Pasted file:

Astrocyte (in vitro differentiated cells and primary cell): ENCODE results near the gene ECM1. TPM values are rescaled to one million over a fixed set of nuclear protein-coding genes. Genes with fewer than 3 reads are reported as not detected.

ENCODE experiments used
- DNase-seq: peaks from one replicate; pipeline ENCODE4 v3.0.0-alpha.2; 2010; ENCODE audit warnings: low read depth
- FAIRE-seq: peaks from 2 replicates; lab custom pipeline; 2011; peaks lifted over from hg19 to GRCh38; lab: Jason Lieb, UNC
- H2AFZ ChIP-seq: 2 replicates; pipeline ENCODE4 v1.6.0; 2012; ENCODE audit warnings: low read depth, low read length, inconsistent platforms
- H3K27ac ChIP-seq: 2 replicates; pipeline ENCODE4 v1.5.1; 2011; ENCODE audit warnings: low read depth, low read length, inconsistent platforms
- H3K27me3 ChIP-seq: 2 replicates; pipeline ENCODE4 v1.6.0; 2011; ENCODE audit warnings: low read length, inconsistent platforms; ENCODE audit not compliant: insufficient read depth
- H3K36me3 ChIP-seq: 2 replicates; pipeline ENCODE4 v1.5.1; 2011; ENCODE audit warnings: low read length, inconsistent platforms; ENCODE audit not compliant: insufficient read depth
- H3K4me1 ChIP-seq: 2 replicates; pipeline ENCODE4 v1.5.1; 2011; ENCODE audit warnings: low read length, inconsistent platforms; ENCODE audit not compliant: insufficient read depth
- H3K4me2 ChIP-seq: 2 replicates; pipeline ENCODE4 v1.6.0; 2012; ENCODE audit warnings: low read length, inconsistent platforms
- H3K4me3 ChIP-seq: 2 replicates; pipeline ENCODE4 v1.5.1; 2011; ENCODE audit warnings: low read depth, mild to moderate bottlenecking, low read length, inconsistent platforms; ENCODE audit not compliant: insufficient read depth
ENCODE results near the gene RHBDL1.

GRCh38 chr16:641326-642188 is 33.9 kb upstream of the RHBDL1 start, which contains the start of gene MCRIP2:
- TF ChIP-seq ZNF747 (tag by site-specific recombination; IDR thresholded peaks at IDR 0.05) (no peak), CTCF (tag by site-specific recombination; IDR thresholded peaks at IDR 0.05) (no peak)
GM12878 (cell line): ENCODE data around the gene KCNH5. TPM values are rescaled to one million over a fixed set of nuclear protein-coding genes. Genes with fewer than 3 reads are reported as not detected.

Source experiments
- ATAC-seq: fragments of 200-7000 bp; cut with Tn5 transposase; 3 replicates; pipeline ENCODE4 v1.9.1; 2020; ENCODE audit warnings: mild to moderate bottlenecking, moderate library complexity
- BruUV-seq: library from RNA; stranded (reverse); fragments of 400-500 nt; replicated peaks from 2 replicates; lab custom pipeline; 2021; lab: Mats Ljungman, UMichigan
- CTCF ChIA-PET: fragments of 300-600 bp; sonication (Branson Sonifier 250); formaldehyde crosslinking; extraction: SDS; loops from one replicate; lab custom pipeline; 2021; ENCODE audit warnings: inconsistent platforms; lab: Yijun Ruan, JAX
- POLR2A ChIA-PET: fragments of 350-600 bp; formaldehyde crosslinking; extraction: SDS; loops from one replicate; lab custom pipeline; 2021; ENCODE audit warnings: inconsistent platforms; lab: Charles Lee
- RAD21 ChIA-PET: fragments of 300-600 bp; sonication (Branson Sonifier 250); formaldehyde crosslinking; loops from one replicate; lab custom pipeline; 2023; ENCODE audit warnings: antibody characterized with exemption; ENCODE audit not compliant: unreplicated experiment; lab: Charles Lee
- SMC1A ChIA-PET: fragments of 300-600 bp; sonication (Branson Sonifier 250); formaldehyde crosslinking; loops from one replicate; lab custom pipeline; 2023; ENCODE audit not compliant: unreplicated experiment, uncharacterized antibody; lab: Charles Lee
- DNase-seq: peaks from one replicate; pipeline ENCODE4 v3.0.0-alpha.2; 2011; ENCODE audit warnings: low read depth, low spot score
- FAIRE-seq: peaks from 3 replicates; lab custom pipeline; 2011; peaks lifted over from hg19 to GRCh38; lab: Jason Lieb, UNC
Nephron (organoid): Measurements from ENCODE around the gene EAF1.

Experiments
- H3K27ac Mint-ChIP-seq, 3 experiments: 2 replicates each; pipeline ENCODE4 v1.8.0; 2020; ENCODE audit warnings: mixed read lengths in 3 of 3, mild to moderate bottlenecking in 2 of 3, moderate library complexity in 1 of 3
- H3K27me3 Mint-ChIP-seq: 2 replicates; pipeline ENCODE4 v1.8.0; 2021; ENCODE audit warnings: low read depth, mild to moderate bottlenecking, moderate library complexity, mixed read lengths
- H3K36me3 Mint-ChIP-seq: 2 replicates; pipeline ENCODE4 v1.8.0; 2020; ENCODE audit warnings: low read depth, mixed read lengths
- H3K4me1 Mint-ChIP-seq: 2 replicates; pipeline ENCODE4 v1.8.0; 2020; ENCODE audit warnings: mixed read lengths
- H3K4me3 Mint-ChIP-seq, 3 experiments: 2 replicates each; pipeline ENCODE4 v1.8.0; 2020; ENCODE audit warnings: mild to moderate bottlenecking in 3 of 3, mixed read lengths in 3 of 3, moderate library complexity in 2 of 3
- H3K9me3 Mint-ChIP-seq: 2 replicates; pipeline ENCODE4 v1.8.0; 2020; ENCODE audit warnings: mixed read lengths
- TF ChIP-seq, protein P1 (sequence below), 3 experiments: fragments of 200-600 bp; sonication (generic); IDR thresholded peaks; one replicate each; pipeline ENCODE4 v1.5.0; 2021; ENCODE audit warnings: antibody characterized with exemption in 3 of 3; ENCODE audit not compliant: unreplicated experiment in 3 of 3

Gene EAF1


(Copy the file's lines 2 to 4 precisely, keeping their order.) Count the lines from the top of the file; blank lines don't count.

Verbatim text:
ENCODE experiments used
- DNase-seq: peaks from one replicate; pipeline ENCODE4 v3.0.0-alpha.2; 2010; ENCODE audit warnings: low read depth
- FAIRE-seq: peaks from 2 replicates; lab custom pipeline; 2011; peaks lifted over from hg19 to GRCh38; lab: Jason Lieb, UNC